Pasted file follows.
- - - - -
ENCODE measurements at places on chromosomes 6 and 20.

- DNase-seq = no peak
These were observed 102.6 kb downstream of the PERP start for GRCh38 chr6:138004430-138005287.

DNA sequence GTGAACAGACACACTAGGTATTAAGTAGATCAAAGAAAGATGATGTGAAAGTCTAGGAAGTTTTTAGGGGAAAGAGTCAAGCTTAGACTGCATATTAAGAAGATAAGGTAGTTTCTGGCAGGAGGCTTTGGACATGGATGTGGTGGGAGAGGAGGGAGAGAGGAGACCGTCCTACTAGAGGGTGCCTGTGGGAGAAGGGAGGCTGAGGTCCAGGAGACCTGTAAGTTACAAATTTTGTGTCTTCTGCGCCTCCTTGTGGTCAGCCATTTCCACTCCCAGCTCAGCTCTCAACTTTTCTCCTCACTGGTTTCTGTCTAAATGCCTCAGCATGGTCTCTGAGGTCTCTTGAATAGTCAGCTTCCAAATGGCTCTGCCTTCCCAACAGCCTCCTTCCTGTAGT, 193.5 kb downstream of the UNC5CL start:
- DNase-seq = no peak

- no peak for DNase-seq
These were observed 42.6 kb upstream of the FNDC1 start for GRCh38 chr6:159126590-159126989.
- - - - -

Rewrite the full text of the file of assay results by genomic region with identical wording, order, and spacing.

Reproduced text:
ENCODE measurements at places on chromosomes 6 and 20.

- DNase-seq = no peak
These were observed 102.6 kb downstream of the PERP start for GRCh38 chr6:138004430-138005287.

DNA sequence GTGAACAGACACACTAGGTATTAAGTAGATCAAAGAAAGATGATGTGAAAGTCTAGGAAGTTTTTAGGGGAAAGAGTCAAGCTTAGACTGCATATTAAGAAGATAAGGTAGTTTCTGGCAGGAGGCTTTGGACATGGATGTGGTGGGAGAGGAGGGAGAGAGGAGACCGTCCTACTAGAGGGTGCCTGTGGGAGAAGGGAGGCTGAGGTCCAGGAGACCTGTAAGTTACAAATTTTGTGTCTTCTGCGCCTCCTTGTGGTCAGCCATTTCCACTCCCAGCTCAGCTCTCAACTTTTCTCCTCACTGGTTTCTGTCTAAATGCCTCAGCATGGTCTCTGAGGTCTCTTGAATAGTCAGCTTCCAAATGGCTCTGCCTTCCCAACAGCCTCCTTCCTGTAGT, 193.5 kb downstream of the UNC5CL start:
- DNase-seq = no peak

- no peak for DNase-seq
These were observed 42.6 kb upstream of the FNDC1 start for GRCh38 chr6:159126590-159126989.